Peru finally has an elected president. The National Elections Jury (JNE) Pedro Castillo, a rural professor and left-wing union leader, was proclaimed the winner of the second round of elections on Monday in a zoom ceremony held five weeks after the official vote ended. During that period, the court analyzed and finally rejected more than 270 requests presented by the conservative candidate Keiko Fujimori to annul her opponent’s votes. According to the official results, the candidate from Peru Libre obtained 50.12% of the votes on June 6, compared to 49.87% for Fujimori, which represents a difference of just over 44,000 votes. Hours before Castillo’s proclamation, Fujimori announced that he recognized the results “because it is what the law and the Constitution mandate.”
After the proclamation, Castillo spoke to his followers at his party headquarters. “I invoke the leader of Fuerza Popular, Mrs. Fujimori, that we do not put up more barriers to move this country forward. Welcome to this space to make a Government of all Peruvians, of ‘all the bloods’, without any distinction ”, he said. The president-elect thus alluded to one of the novels by the anthropologist José María Arguedas, one of the intellectuals who in the 20th century represented in his works the injustices suffered by the Andean population.
In a message of less than 10 minutes, Castillo insisted on calls for unity and promised stability. “I have an open heart, there is no grudge. We are going to work together and reject anything that goes against democracy, we are going to reject any pretense of a model from another country, to guarantee legal and economic stability ”. And given the criticism that his proposal to convene a Constituent Assembly, one of his electoral promises, receives, he said that he will respect the institutions and the current Constitution “until the people decide to do so.”
Fujimori, who now must go to trial for alleged money laundering in the Odebrecht case, presented numerous challenges to votes and appeals to delay the proclamation of the Castle, while his supporters demanded in the streets to annul the ballot and call new elections. Therefore, in his statement, Fujimori has said that to defend themselves “against communism” his followers should not fall “into any type of violence.” “Now we have to face together a new very difficult stage because communism does not come to power to let it go, so they want to impose a new Constitution on us now. I am totally sure that Peruvians are not going to allow Pedro Castillo to turn Peru into Cuba or Venezuela, ”Fujimori said. “Just as I swore to accept the electoral results because that is what the Constitution mandates, today I swear to you that I am not going to give up, and I invite you to launch a true democratic defense. Peru needs all the social and political forces united in the great task of stopping communism. Our defense is just beginning, ”he added.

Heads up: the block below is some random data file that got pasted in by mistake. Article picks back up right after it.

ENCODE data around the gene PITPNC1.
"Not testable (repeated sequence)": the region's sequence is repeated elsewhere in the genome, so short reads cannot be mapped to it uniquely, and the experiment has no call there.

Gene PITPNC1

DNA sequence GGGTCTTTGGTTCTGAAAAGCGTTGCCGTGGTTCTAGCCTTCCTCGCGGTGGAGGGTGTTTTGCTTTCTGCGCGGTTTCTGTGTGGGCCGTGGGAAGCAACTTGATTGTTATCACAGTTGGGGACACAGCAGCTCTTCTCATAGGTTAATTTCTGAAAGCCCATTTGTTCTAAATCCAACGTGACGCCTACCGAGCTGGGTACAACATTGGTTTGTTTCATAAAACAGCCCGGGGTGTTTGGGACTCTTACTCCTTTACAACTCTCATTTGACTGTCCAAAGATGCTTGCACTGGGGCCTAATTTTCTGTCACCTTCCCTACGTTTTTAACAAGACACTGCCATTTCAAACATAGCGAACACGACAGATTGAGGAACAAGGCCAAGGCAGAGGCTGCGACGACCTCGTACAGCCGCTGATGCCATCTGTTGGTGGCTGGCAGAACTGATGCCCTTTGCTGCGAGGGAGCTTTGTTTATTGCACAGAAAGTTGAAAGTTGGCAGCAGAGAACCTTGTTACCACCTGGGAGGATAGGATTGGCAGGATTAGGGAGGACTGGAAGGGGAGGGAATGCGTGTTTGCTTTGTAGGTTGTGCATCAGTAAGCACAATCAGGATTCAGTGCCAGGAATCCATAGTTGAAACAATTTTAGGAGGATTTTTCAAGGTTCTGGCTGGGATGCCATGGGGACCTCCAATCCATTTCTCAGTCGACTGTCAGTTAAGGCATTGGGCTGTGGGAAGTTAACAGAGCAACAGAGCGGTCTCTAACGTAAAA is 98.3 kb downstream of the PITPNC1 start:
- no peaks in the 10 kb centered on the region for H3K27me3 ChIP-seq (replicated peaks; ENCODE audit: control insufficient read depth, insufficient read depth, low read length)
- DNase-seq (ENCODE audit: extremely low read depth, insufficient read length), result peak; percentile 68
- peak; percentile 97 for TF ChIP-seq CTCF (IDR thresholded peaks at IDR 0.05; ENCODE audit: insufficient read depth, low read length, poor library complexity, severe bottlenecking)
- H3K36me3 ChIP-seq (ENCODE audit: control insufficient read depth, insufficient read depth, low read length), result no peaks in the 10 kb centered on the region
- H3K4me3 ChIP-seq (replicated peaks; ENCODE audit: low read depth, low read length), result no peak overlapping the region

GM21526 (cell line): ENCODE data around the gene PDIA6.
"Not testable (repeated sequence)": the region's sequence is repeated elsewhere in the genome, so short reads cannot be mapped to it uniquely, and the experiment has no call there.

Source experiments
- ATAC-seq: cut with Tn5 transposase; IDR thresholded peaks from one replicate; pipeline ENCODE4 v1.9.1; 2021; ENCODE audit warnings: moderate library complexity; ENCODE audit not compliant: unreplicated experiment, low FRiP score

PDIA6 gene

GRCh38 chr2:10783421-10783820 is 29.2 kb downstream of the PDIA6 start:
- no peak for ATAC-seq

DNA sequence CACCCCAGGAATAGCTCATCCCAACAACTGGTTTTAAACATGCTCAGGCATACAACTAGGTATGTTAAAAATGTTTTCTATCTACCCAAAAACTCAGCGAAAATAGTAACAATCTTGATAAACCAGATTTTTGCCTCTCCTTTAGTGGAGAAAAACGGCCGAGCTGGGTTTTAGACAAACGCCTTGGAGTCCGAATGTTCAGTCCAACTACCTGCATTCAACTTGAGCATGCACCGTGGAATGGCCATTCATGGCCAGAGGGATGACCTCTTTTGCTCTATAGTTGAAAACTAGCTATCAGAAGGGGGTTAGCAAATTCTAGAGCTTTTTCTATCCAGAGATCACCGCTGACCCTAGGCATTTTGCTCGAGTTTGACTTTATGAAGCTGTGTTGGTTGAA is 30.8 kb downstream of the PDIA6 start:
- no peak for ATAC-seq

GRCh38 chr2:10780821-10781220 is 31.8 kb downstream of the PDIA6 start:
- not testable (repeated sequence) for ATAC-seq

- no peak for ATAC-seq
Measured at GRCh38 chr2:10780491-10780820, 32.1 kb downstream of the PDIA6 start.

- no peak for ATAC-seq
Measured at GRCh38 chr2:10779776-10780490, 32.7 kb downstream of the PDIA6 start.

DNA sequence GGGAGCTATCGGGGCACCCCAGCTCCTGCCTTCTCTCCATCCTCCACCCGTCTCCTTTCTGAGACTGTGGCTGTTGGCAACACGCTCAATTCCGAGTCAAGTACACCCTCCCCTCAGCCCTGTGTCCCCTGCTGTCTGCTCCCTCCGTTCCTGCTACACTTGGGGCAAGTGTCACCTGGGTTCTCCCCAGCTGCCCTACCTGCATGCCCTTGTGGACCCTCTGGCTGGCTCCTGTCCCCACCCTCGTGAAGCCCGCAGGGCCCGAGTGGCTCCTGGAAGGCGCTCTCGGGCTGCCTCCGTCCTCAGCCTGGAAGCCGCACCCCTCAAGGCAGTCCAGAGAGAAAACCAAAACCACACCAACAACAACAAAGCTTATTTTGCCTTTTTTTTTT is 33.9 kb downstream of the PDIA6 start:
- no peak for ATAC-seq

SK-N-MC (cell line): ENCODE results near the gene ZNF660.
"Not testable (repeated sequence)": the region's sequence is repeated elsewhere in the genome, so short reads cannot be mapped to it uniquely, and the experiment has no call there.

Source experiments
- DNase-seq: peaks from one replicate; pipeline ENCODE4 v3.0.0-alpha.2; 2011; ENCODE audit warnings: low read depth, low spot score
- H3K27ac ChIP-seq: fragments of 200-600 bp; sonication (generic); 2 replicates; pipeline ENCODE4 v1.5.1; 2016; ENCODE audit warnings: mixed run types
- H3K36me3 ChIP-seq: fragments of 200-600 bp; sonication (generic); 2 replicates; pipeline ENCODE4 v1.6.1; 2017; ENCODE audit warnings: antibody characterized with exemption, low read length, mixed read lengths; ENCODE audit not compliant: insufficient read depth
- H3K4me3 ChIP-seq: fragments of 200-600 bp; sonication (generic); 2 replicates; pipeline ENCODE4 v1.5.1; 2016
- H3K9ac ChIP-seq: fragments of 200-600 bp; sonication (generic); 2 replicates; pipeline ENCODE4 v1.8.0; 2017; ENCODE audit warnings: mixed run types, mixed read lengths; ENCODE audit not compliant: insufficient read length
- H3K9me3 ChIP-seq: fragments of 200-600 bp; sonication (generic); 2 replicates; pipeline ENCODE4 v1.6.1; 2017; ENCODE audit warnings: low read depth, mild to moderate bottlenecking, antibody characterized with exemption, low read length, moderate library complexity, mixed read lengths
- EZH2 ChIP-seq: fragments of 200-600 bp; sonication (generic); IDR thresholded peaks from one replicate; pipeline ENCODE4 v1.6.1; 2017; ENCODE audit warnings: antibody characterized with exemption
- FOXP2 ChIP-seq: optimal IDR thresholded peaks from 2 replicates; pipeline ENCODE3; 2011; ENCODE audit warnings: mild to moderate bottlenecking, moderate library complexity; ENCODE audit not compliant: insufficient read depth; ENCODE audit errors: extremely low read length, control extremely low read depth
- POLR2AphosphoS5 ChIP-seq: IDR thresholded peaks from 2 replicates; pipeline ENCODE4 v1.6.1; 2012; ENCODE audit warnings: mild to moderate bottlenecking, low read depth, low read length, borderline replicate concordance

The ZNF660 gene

Since June 7, tens of thousands of Peruvians from rural jurisdictions and indigenous communities who voted for Castillo arrived in Lima to monitor the vote and held dozens of marches through the center of the capital, while Fujimori lawyers alleged fraud in the localities where the leftist candidate won en masse. Last Tuesday, the plenary session of the National Elections Jury finished resolving the Fujimori appeal requests and denied all, as they found no evidence of impersonation or forgery of the signatures of polling station members, as alleged by the candidate Fujimori.
In the six weeks since the ballot, Fujimori’s allies and followers held sit-ins outside the homes of the magistrates of the electoral court and the National Office of Electoral Processes to insist on their version of the fraud. In this period of waiting for the official proclamation, the former presidential candidates Julio Guzmán, George Forsyth, Ciro Gálvez and Daniel Salaverry met with the rural teacher as a sign that they recognized his victory, after the official scrutiny. His ally in the second round, former presidential candidate Verónika Mendoza, from the leftist Nuevo Perú, is another of the personalities he has been regularly dispatching with Castillo during the weeks of uncertainty.
Economist Pedro Francke, from the Nuevo Peru team, sounds like the new government’s possible economy minister, while doctor Hernando Cevallos, a former congressman from the leftist Frente Amplio, could be appointed as health minister. However, this Monday Castillo tweeted that after the proclamation as president-elect he would give details about his cabinet.
Since June, followers of Fujimori and a shock group from Fuerza Popular have carried out acts of vandalism in the center of Lima, even attempting to take over the Government Palace last Thursday and attacking the followers of Castillo who are camping in front of the electoral court. The group called La Resistencia, which since 2018 has been carrying out escraches against journalists and magistrates investigating Fuerza Popular, has participated in the front row in Keiko Fujimori’s demonstrations that insist on the version of “fraud”.
Castillo will take office on July 28, the day on which the term of interim president Francisco Sagasti expires and on which Peru commemorates the bicentennial of its independence. It is the first time in decades that the proclamation will take place within days of the change of command. Usually the name of the new president was announced by the JNE about four weeks before.
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